The U.S. Supreme Court has declined to hear a legal challenge by the Authors Guild, which argued that the Google Books project to scan about 20 million books for an online library violated copyright law, Reuters reported on Monday.

The Authors Guild began its legal battle with Google Books in 2005, saying the online service violated copyright law because Google profited while authors went without pay.

In October 2015, the U.S. Court of Appeals for the Second Circuit ruled Google’s program was pr…

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UC-Davis Paid $175,000 to Clean Up Its Image After Pepper-Spray Incident

The University of California at Davis waged an aggressive campaign to improve its image on the Internet after video of a campus police officer calmly misting student protesters with pepper spray went viral five years ago.

In response to requests that The Sacramento Bee filed last month under the California Public Records Act, the university released documents showing that it had paid consultants at least $175,000 to scrub negative postings from the Internet about the incident. As part of the dig…

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Students Were Mad Their College Banned Yik Yak. So They Went on Yik Yak.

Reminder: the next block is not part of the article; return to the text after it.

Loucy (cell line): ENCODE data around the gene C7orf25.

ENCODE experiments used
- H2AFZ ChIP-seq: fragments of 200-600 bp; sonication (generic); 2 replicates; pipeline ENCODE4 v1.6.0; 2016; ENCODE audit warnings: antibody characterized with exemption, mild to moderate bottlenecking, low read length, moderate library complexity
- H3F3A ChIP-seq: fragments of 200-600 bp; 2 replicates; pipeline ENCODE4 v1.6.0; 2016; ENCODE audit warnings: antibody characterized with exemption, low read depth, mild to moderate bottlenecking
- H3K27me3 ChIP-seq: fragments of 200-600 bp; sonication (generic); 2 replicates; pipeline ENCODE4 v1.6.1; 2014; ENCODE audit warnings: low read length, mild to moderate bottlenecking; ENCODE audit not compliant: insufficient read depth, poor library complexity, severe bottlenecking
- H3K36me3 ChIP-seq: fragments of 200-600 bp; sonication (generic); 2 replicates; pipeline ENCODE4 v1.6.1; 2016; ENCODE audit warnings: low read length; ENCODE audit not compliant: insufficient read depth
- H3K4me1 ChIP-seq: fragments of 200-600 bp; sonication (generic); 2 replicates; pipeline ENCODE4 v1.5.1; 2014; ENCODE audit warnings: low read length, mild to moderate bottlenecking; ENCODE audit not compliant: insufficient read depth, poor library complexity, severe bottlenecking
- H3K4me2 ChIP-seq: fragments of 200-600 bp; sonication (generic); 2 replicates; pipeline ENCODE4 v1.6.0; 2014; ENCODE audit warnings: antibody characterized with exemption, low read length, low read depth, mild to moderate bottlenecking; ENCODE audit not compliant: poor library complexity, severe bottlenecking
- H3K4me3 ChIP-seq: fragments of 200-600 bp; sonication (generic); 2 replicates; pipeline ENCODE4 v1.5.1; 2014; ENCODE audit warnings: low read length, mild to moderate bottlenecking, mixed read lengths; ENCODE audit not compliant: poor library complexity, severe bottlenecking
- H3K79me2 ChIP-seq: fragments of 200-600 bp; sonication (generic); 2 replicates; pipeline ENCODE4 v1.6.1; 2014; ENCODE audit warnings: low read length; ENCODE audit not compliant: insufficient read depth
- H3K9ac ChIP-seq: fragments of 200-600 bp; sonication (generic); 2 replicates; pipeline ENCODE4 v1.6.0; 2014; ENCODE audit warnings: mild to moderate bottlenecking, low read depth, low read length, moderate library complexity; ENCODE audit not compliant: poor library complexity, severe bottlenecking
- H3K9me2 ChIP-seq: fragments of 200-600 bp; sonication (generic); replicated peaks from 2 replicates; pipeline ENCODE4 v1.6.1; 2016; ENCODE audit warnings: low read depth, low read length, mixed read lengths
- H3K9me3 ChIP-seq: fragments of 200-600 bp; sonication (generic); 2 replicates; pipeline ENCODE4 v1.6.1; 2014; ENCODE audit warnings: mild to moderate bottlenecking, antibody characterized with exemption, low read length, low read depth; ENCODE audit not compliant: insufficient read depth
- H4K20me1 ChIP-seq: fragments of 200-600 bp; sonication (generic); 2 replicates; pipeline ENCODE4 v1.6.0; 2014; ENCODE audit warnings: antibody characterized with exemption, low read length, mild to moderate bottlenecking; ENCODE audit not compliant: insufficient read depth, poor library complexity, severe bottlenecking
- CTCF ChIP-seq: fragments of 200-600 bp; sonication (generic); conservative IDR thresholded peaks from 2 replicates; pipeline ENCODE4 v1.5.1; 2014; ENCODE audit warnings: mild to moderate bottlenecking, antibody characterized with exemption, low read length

A campuswide ban on the social-media app Yik Yak isn’t stopping students at Illinois College from using it.

Responding to student requests, the college’s president, Barbara Farley, last month blocked Yik Yak access on the campus wireless network. Racist items on the app, which allows users to post anonymously, have prompted students across the country to make similar requests.

In an email to the campus quoted by The Journal-Courier, Ms. Farley said that certain posts “do not meet” the college’s …

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Harvard Team Is Disqualified for Cheating in College Video-Game Competition

A team representing Harvard University has been disqualified from an intercollegiate video-game tournament for cheating, ESPN reported. The winners of the competition, called “Heroes of the Dorm,” receive tuition money for their college careers, according to the event’s website.